Katherina Hetzeldorfer, tried "for a crime that didn't have a name" (same sex sexual relations) and sentenced to death by drowning in 1477; Charles aka Mary Hamilton, publicly whipped for impersonating a man in eighteenth-century England; Clara, aka "Big Ben," over whom two jealous women fought in 1926 New York: these are just three of the lives that the artist Ria Brodell has reclaimed for queer history in Butch Heroes. Brodell offers a series of twenty-eight portraits of forgotten but heroic figures, each accompanied by a brief biographical note.

Diane Setterfield

A dark midwinter's night in an ancient inn on the Thames. The regulars are entertaining themselves by telling stories when the door bursts open on an injured stranger. In his arms is the drowned corpse of a little child. Hours later the dead girl stirs, takes a breath and returns to life. Is it a miracle? Is it magic? Or can it be explained by science? Once Upon a River is replete with folklore, suspense and romance, as well as the urgent scientific curiosity of the Darwinian age.

Ben Macintyre

Traces the story of Russian intelligence operative Oleg Gordievsky, revealing how his secret work as an undercover MI6 informant helped hasten the end of the Cold War.

David Whitehouse

A deeply moving, tragicomic adventure about a boy who escapes his small town in a stolen library on wheels in search of freedom, friendship, and, most of all, family.

Robert Macfarlane

Are there any genuinely wild places left in Britain and Ireland? That is the question that Robert Macfarlane poses to himself as he embarks on a series of breathtaking journeys through some of the archipelago's most remarkable landscapes. He climbs, walks, and swims by day and spends his nights sleeping on cliff-tops and in ancient meadows and wildwoods. With elegance and passion he entwines history, memory, and landscape in a bewitching evocation of wildness and its vital importance.

California Dreamin' , by Pénélope Bagieu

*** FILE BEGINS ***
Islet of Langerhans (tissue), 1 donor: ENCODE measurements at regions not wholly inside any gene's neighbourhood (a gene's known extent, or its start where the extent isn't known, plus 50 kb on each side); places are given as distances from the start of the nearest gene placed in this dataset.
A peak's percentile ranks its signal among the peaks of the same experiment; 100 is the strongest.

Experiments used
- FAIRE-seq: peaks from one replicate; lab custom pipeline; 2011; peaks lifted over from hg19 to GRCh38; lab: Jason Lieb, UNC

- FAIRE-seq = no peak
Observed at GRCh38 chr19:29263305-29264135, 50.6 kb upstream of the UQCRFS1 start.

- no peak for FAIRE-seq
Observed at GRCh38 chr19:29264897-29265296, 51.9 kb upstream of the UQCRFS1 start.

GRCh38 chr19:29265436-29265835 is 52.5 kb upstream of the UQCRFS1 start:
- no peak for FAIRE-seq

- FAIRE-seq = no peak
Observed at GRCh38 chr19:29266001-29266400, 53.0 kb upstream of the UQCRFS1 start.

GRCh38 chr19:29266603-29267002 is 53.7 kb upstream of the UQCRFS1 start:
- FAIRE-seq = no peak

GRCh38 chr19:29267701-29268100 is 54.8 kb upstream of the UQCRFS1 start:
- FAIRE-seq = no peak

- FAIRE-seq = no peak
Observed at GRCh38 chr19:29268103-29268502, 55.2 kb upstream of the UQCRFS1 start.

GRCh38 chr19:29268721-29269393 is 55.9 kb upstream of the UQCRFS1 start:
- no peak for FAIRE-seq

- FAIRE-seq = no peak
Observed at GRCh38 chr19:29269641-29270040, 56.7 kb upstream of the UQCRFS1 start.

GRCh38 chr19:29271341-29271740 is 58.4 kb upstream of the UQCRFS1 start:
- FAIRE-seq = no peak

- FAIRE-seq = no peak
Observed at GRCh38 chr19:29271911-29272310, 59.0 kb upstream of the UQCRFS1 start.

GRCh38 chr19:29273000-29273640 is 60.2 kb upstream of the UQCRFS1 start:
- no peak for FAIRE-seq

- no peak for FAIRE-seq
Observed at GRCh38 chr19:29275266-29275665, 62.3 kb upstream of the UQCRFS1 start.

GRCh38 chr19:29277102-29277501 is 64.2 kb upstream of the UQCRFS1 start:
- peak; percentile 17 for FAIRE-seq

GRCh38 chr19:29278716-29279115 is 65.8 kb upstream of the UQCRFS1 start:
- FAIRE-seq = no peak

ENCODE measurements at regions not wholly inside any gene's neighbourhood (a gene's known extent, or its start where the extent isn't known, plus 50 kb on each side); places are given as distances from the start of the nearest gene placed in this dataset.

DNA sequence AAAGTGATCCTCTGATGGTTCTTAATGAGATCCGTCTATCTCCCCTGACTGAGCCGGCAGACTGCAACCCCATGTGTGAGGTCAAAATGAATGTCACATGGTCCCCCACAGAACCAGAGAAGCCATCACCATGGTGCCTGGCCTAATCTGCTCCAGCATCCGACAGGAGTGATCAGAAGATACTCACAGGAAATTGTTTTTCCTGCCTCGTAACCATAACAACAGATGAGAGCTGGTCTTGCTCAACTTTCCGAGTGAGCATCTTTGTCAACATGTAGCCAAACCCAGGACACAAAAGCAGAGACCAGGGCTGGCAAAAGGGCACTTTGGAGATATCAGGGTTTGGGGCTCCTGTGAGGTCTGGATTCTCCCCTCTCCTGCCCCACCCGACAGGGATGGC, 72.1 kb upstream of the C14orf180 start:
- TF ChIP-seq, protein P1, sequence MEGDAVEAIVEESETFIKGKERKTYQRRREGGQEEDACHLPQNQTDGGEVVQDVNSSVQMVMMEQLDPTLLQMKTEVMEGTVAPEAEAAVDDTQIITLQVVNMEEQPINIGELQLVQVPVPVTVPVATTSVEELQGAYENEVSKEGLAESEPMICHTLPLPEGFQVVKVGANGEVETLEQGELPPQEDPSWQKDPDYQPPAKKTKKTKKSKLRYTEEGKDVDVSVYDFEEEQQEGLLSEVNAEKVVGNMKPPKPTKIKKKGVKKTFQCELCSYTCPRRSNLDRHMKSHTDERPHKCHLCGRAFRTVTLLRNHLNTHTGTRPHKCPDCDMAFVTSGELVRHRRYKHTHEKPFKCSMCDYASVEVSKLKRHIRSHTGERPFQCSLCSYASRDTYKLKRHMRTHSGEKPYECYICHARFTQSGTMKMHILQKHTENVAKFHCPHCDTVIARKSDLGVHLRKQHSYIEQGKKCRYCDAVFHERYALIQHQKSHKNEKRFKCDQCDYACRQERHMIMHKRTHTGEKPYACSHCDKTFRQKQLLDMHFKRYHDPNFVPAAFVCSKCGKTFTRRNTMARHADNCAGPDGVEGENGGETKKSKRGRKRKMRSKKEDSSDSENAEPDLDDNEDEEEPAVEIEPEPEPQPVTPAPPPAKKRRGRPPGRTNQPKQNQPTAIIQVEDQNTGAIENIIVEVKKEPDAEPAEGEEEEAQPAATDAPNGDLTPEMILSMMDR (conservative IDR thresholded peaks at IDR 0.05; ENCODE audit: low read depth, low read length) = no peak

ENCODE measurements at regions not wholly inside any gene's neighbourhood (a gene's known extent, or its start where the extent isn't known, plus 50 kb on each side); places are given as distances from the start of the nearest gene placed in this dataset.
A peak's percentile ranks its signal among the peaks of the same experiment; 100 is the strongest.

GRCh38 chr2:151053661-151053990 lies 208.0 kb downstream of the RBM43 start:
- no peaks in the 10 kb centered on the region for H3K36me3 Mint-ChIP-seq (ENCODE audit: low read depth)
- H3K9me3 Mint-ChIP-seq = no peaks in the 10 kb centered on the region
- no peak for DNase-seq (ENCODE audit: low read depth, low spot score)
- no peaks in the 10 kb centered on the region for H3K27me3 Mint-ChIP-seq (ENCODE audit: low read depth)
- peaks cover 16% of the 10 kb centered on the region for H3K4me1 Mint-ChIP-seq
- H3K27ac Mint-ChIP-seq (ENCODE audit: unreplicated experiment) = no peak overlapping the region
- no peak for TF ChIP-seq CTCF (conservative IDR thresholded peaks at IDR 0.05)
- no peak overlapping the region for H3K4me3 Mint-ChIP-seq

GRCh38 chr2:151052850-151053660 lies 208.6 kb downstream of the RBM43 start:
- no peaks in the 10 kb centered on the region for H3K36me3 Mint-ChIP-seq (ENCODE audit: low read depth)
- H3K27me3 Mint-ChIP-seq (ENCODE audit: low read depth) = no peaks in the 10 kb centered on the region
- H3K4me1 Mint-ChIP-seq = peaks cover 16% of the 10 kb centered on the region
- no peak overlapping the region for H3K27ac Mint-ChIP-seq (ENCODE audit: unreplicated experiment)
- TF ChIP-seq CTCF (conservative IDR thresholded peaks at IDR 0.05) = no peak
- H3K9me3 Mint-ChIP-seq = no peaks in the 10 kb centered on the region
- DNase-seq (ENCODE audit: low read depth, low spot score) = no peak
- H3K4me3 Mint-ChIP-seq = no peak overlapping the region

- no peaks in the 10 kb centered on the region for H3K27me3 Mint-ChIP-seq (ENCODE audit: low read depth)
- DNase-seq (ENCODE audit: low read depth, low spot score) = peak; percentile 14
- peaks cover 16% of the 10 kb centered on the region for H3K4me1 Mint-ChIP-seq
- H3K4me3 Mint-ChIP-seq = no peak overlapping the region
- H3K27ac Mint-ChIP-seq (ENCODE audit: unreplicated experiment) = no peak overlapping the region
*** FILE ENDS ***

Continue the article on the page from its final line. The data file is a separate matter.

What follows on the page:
Pénélope Bagieu

Before she was the legendary Mama Cass of the folk group The Mamas and the Papas, Ellen Cohen was a teen from Baltimore with an incredible voice, incredible confidence, and incredible dreams. She dreamed of being not just a singer but a superstar. So, at the age of nineteen she left her hometown and became Cass Elliot. She found an unlikely group of co-conspirators, and in their short time together this bizarre and dysfunctional band recorded some of the most memorable songs of their era. Through the whirlwind of drugs, war, love, and music, Cass struggled to keep sight of her dreams, of who she loved, and –  most importantly – who she was.

Vindolanda, by Adrian Goldsworthy
Adrian Goldsworthy

AD 98: The bustling army base at Vindolanda lies on the northern frontier of Britannia and the entire Roman world. In twenty years' time, the Emperor Hadrian will build his famous wall, but for now defences are weak, as tribes rebel against Roman rule, and local druids preach the fiery destruction of the invaders. Flavius Ferox is a Briton and a Roman centurion, given the task of keeping the peace on this wild frontier. But it will take more than just courage to survive life in Roman Britain.

Vindolanda, by Adrian Goldsworthy
Adrian Goldsworthy

AD 98: The bustling army base at Vindolanda lies on the northern frontier of Britannia and the entire Roman world. In twenty years' time, the Emperor Hadrian will build his famous wall, but for now defences are weak, as tribes rebel against Roman rule, and local druids preach the fiery destruction of the invaders. Flavius Ferox is a Briton and a Roman centurion, given the task of keeping the peace on this wild frontier. But it will take more than just courage to survive life in Roman Britain.

Circe, by Madeline Miller
Madeline Miller

Follows Circe, the banished witch daughter of Helios, as she hones her powers and interacts with famous mythological beings before a conflict with one of the most vengeful Olympians forces her to choose between the worlds of the gods and mortals.